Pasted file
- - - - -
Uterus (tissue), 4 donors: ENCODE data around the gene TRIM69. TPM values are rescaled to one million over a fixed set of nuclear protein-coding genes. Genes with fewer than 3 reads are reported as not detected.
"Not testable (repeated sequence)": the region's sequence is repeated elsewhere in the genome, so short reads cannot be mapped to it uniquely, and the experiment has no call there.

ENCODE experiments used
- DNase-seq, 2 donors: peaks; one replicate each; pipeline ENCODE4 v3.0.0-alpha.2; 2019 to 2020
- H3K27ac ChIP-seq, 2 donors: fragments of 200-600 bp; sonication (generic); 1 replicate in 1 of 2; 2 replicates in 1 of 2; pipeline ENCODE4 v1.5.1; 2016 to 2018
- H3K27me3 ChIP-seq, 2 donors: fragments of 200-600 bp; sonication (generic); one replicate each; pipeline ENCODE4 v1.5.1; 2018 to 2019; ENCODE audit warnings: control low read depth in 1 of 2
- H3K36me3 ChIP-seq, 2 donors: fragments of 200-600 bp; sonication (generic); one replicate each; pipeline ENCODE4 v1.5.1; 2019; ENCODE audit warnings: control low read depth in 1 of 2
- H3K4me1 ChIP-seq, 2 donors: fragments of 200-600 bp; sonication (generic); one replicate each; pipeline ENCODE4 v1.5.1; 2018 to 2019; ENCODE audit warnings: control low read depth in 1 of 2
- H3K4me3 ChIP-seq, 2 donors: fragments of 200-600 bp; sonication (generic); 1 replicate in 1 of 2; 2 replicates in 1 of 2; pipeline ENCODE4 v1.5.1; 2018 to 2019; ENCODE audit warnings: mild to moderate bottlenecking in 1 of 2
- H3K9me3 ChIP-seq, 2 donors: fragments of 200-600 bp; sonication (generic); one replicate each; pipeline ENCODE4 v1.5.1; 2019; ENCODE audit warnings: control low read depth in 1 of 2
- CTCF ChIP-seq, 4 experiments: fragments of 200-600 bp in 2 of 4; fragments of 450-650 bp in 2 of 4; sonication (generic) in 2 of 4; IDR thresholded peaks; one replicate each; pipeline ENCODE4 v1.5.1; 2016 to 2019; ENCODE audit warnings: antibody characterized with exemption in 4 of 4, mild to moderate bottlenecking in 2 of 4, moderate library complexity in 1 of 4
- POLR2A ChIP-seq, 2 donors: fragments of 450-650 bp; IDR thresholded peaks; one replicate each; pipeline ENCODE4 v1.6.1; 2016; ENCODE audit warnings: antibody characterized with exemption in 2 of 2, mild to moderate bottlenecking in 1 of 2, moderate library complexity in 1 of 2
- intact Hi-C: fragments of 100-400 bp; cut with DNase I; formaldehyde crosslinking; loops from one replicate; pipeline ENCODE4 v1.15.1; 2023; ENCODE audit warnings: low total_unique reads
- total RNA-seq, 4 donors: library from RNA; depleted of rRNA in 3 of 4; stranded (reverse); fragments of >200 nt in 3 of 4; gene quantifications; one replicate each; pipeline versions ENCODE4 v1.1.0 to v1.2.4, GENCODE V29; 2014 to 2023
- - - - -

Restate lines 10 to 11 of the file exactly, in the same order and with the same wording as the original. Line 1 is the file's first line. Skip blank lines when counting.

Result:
- H3K9me3 ChIP-seq, 2 donors: fragments of 200-600 bp; sonication (generic); one replicate each; pipeline ENCODE4 v1.5.1; 2019; ENCODE audit warnings: control low read depth in 1 of 2
- CTCF ChIP-seq, 4 experiments: fragments of 200-600 bp in 2 of 4; fragments of 450-650 bp in 2 of 4; sonication (generic) in 2 of 4; IDR thresholded peaks; one replicate each; pipeline ENCODE4 v1.5.1; 2016 to 2019; ENCODE audit warnings: antibody characterized with exemption in 4 of 4, mild to moderate bottlenecking in 2 of 4, moderate library complexity in 1 of 4